‘Mysterious’ omissions on the campaign trail

In this Oct. 23, 2015 file photo, iron workers help to build the new Comcast Innovation and Technology Center in Philadelphia. The Commerce Department issues the first of three estimates of how the U.S. economy performed in the July-September quarter on Thursday, Oct. 29, 2015. (AP Photo/Matt Rourke, File)

I’m not an economist, but as a member of the Senate Budget Committee for 30 years, I listened to the best economists. Today, economists all talk about the “Great Recession,” but the recession started in June 2008 and was over in June 2009. The economists put on a big show about the “Great Recession” to cover the offshoring or draining of our economy.

Now come the candidates with the problem of gridlock. They never mention an obvious solution. In 1971 and 1973 the Congress limited spending in federal elections. President Nixon signed the ’73 law, which the U.S. Supreme Court reversed in Buckley vs. Valeo. Before Buckley, senators would never think of raising money against each other. They partied together, traveled together and as a courtesy, always notified the two senators from a state that you were going to make a talk on the weekend. After Buckley, we started raising money against each other. Partisanship set in. Gridlock! We attempted to correct Buckley with McCain-Feingold, public financing, etc. But only a constitutional amendment empowering Congress to limit or control spending in elections will suffice. I proposed a constitutional amendment to limit spending. The Republicans in power proposed a constitutional amendment to ban flag burning and asked that I withhold my amendment to limit spending. I refused, and no joint resolution was considered in the U.S. Senate in 2002, 2003 or 2004. Located amongst 10,000 lobbyists in Washington, senators don’t want to lose their six-year advantage of fund raising morning, noon and night. Once a constitutional amendment is passed, spending is limited, the constant fund raising against each other in Congress subsides, partisanship is limited, gridlock is broken and lobbyists lose control of the Congress. But no one mentions a constitutional amendment to limit spending. It’s a mystery.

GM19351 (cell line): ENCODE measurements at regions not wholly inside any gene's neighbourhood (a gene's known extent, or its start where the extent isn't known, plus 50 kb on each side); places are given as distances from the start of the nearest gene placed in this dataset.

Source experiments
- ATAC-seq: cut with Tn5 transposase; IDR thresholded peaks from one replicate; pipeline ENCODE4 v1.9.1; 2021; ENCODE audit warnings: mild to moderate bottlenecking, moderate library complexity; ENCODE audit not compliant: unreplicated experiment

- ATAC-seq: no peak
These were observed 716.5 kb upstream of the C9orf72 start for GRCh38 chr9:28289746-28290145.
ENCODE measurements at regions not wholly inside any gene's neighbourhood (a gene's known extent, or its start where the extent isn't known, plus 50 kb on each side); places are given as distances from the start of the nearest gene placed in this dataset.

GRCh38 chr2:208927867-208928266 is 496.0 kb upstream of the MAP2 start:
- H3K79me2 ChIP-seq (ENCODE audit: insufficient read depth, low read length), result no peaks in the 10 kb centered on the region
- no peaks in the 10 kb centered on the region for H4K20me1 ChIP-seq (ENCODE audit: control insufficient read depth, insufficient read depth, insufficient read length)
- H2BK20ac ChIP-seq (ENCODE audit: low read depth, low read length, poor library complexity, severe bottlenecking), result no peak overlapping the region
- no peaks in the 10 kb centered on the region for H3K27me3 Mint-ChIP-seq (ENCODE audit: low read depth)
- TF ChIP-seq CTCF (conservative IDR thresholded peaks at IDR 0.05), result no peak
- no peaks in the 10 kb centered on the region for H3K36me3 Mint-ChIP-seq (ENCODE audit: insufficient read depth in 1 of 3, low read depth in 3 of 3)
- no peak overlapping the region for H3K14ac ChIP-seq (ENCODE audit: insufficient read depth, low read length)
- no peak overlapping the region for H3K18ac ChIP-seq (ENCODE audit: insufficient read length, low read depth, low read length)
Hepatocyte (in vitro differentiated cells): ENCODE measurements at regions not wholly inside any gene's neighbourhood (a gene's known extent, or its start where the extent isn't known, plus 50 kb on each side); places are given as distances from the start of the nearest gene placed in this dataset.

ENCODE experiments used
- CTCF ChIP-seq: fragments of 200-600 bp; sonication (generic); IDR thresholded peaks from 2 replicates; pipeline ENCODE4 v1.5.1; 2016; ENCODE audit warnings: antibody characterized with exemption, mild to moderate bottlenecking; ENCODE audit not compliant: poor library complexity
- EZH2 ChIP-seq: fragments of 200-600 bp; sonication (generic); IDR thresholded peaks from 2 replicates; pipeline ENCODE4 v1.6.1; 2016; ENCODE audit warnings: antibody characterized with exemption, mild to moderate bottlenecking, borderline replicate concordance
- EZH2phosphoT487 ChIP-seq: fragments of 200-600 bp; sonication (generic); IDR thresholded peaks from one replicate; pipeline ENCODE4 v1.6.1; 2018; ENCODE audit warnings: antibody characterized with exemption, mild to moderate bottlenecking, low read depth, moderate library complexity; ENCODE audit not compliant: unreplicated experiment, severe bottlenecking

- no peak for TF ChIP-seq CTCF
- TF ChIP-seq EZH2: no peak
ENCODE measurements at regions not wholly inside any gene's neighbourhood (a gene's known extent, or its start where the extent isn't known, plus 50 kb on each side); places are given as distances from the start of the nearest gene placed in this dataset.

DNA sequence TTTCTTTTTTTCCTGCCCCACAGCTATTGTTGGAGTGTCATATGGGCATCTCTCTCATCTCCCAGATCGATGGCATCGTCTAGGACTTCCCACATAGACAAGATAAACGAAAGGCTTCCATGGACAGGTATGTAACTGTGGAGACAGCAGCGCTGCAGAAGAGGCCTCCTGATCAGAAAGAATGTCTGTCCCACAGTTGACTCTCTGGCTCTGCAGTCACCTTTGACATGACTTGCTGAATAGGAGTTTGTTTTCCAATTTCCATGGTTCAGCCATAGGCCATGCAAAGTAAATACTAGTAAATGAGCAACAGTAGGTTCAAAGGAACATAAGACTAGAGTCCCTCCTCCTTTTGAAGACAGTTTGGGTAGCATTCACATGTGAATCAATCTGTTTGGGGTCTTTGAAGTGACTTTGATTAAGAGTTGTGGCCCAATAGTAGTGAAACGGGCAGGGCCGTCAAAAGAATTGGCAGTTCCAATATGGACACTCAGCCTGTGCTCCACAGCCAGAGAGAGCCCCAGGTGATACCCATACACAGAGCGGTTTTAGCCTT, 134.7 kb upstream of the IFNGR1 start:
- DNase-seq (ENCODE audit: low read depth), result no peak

Every superpower must have a strong economy. You can’t wait for imports to defend the country. It’s the duty of Congress to make it profitable to produce those items vital to a strong economy such as steel, motor vehicles, computers and machine tools. The Founding Fathers pointed the way when Congress passed the Tariff Act of 1787 — two years before the Constitution. Protectionism developed the agrarian colony into a manufacturing colossus.

In December 2006, Princeton economist Alan Blinder estimated that in ten years Corporate America would offshore 30-40 million jobs. That’s 3 or 4 billion jobs a year. The economists attribute the loss of 9,000 jobs for every $1 billion deficit in the balance of trade. Last year our deficit in the balance of trade was $505 billion which means we lost 4,545,000 jobs. The Federal Reserve hesitates raising rates because of a weak economy, but economists refuse to mention the offshoring of the nation’s economy. Earlier this year, Ford and General Motors announced a multi-billion plant in Mexico. The U.S. continues to offshore its research technology, production, jobs, payrolls — the nations’ economy. But the economists attribute the lack of growth to lack of consumer demand. It’s the lack of money. All the presidential candidates’ mention corporate greed, income inequality, but there is no mention of the offshoring. It’s a mystery.

One hundred sixty-four countries compete in globalization and build their economy with a value added tax that’s rebated on exports. The corporate tax is not rebated. Congressman Paul Ryan could propose a tax cut by replacing the 35 percent corporate tax with a 9.7 percent VAT which would offset both the payroll tax and the corporate tax. The Congressional Budget Office estimates that the corporate tax for 2015 raised revenues of $341.7 billion and the payroll tax raised revenues of $1.065 trillion.

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A VAT would immediately release $2 trillion in offshore profits for corporate America to repatriate tax free and create millions of jobs. It also replaces the payroll tax, which makes it profitable for Corporate America to produce in America. But no president, no one in Congress, no candidate for the president, no political pundit mentions a value added tax or competing in globalization or maintaining a strong economy.

It’s a mystery to me.

Ernest F. Hollings, a Democrat, served from 1959-63 as S.C. governor and from 1966-2005 in the U.S. Senate.

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